The Top 5 Most Overlooked Foods For Improved Gut Health
"You are what you eat.” This common phrase couldn’t be more true, but not in the way you might think. More accurately, the phrase should be “You are what your microbiome eats.” The trillions of bacteria and yeast in your gastrointestinal tract are fueled by the food you eat on a daily basis and it can affect aspects of your health beyond digestion including your immune system, brain, and hormones.
In my telehealth functional medicine clinic, I have worked with thousands of patients on their gut health journey. And the interesting thing is, many people who come to me are actually doing all the “right” things but still struggle with gut problems. But the deeper I dive into their case, I see the problem.
Since every person’s biochemistry and microbiome are vastly different and brilliantly designed, it can be easy to overlook the big picture. Without taking into account this bio-individuality, food becomes a “one-size-fits-all” mentality and you can forget about certain foods and nutrients that contribute to thriving gut health.
Instead of hyper-focusing on what foods to avoid, focus on the ones you can and should be eating. Without further ado, these are my top five underrated foods that can help improve your gut health.
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People have been harnessing ginger’s healing properties for thousands of years as a tool to help soothe upset stomachs. In fact, studies (1) have shown ginger’s ability to help lower inflammation in the body after just one month of consistent use. One way to incorporate more ginger is by making tea with sliced ginger root and hot water.
2. Sulfur-rich vegetables
Vegetables like broccoli, Brussels sprouts, red cabbage, and asparagus are abundant in sulfur. Responsible for repairing DNA, this mineral also recycles your body’s main antioxidant, glutathione, which works to support oxidant balance throughout your body and in your gut.
Since these vegetables can be harder to digest if you are already struggling with gut problems, I suggest eating them in soups or stews as the cooking process makes them easier to digest by breaking down some of the fiber and sugar content.
Garlic is a staple in pretty much every savory recipe. But did you know it has powerful antifungal and antibacterial properties? Because of this, garlic helps keep your microbiome balanced by fighting off (2) harmful bacteria. Also, garlic contains a type of prebiotic fiber called inulin that fuels the growth of good bacteria. Next time you’re cooking dinner, toss in an extra garlic clove or two - your gut and tastebuds will be thankful!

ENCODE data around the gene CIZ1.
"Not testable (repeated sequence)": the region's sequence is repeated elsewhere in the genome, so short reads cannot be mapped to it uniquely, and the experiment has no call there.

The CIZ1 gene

4. Resistant starch
Resistant starch is a tool I recommend for many of my patients who need a little extra help with their gut health. This type of starch can actually resist the digestive process and act as food for your good gut bacteria. It can also help support overall wellness by improving metabolic health through stabilizing blood sugar levels.
You can find resistant starch in legumes, potatoes, green bananas, cooked rice, and oats. It is also found in potato starch and hi-maize resistant starch powders which are great for adding into smoothies and other recipes to make adding this to your diet a lot more convenient.
5. Olive oil
The secret of olive oil is found in its polyphenol and fatty acid content that both help facilitate the growth of good bacteria in your microbiome. Try getting in more olive oil by pouring some over your finished meal or in homemade salad dressings as an added nutrient boost. You can also find fatty acids and polyphenols in other foods like flaxseeds and almonds so you can experiment with additional ways to get in these nutrients throughout your day.
So next time you are at the grocery store, stock up on these foods and experiment with different ways to incorporate them into your meals. You may be surprised at just how much your gut health can improve by enriching your diet with these important nutrients.
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- Zick SM, Turgeon DK, Vareed SK, Ruffin MT, Litzinger AJ, Wright BD, Alrawi S, Normolle DP, Djuric Z, Brenner DE. Phase II study of the effects of ginger root extract on eicosanoids in colon mucosa in people at normal risk for colorectal cancer. Cancer Prev Res (Phila). 2011 Nov;4(11):1929-37. doi: 10.1158/1940-6207.CAPR-11-0224. Epub 2011 Oct 11. PMID: 21990307; PMCID: PMC3208778.
- Khodavandi A, Alizadeh F, Harmal NS, Sidik SM, Othman F, Sekawi Z, Jahromi MA, Ng KP, Chong PP. Comparison between efficacy of allicin and fluconazole against Candida albicans in vitro and in a systemic candidiasis mouse model. FEMS Microbiol Lett. 2011 Feb;315(2):87-93. doi: 10.1111/j.1574-6968.2010.02170.x. Epub 2011 Jan 10. PMID: 21204918.
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BY DR. WILL COLE
Dr. Will Cole, IFMCP, DNM, DC, leading functional medicine expert, consults people around the world via webcam and locally in Pittsburgh. He received his doctorate from Southern California University of Health Sciences and post doctorate education and training in functional medicine and clinical nutrition. He specializes in clinically researching underlying factors of chronic disease and customizing a functional medicine approach for thyroid issues, autoimmune conditions, hormonal imbalances, digestive disorders, and brain problems. Dr. Cole was named one of the top 50 functional medicine and integrative doctors in the nation and is the best selling author of Ketotarian and The Inflammation Spectrum.